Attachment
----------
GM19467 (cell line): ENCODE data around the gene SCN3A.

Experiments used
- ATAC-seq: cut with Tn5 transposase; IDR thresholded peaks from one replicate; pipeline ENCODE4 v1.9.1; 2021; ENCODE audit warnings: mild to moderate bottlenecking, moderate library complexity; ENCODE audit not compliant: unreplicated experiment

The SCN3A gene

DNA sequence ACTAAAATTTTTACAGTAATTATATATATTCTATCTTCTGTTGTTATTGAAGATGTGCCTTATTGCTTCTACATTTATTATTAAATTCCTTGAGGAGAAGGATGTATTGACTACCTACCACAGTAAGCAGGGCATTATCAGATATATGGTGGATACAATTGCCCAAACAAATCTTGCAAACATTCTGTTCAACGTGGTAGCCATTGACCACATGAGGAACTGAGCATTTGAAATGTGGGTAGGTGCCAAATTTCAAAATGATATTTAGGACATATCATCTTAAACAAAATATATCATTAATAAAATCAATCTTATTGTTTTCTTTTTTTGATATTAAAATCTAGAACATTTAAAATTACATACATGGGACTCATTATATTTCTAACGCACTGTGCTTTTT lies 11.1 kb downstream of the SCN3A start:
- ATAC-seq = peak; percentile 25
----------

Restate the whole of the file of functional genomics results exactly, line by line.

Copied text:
GM19467 (cell line): ENCODE data around the gene SCN3A.

Experiments used
- ATAC-seq: cut with Tn5 transposase; IDR thresholded peaks from one replicate; pipeline ENCODE4 v1.9.1; 2021; ENCODE audit warnings: mild to moderate bottlenecking, moderate library complexity; ENCODE audit not compliant: unreplicated experiment

The SCN3A gene

DNA sequence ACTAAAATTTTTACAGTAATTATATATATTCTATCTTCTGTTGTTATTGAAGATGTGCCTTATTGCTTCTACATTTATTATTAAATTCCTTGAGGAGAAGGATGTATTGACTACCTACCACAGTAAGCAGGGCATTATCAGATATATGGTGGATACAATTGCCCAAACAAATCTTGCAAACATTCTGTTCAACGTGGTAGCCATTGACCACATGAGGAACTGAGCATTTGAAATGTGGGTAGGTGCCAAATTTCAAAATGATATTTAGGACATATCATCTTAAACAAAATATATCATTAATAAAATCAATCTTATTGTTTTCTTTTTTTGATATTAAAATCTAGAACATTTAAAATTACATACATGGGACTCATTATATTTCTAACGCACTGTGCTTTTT lies 11.1 kb downstream of the SCN3A start:
- ATAC-seq = peak; percentile 25